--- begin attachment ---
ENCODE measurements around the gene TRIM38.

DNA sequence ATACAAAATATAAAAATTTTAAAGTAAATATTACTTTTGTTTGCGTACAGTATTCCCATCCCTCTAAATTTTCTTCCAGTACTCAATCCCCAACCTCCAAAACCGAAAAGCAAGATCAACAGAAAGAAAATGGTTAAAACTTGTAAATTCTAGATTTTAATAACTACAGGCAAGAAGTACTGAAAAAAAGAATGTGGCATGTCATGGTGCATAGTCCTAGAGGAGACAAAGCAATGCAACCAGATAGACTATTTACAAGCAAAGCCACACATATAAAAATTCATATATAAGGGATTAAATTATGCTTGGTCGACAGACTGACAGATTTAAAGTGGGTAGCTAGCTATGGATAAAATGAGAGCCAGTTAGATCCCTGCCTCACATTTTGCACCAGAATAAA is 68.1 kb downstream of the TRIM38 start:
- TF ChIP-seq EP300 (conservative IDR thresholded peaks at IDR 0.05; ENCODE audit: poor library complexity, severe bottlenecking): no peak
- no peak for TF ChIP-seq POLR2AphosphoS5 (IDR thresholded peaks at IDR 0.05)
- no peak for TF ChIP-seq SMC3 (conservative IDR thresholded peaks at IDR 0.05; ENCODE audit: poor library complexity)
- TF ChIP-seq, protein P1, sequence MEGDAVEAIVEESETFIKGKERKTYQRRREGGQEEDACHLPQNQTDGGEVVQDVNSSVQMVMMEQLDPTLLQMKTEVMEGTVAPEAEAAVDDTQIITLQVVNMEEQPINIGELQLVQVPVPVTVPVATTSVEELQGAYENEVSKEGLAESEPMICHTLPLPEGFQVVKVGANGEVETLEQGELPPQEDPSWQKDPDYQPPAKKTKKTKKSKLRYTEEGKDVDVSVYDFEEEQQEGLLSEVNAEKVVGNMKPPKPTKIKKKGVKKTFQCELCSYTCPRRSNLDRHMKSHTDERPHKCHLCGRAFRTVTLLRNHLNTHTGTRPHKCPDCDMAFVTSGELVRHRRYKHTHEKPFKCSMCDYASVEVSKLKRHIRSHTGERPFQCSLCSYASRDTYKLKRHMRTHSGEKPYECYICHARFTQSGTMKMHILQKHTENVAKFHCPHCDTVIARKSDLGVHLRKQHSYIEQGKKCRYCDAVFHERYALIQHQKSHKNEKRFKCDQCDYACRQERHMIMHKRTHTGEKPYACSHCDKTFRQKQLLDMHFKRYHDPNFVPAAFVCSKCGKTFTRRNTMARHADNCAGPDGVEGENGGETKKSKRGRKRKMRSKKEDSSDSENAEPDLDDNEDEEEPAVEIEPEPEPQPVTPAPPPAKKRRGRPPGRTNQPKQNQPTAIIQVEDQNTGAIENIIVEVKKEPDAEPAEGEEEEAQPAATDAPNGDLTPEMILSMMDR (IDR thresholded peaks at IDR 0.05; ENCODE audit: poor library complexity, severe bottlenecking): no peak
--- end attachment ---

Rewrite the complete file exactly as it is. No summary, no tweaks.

ENCODE measurements around the gene TRIM38.

DNA sequence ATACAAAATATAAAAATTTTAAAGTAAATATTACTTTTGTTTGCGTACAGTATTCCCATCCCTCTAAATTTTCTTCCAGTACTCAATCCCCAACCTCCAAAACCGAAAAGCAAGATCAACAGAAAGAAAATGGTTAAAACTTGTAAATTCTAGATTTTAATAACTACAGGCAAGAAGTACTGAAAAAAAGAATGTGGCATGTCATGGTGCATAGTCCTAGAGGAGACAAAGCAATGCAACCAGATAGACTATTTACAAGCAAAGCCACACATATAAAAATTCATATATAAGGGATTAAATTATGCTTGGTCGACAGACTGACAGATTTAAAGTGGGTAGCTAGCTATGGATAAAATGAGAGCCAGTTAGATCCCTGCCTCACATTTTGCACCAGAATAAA is 68.1 kb downstream of the TRIM38 start:
- TF ChIP-seq EP300 (conservative IDR thresholded peaks at IDR 0.05; ENCODE audit: poor library complexity, severe bottlenecking): no peak
- no peak for TF ChIP-seq POLR2AphosphoS5 (IDR thresholded peaks at IDR 0.05)
- no peak for TF ChIP-seq SMC3 (conservative IDR thresholded peaks at IDR 0.05; ENCODE audit: poor library complexity)
- TF ChIP-seq, protein P1, sequence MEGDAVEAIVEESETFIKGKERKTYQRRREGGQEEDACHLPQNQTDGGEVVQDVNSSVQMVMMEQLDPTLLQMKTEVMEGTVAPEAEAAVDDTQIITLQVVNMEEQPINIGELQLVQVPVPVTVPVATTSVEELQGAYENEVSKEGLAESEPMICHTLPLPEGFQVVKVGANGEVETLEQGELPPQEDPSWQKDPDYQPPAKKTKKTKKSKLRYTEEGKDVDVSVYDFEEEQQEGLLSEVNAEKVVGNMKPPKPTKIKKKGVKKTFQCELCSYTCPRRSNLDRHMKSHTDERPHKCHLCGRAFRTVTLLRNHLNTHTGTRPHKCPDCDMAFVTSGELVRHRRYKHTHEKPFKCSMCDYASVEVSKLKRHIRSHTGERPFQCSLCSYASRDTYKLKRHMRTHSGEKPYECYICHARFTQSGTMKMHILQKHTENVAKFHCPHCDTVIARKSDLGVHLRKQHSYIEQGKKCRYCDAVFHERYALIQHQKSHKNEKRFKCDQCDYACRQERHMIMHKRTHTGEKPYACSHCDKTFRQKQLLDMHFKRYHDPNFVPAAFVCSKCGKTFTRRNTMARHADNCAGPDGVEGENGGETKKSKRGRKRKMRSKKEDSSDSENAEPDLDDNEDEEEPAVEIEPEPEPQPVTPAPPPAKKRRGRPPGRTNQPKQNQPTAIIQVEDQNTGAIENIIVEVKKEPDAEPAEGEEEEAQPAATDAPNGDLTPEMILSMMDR (IDR thresholded peaks at IDR 0.05; ENCODE audit: poor library complexity, severe bottlenecking): no peak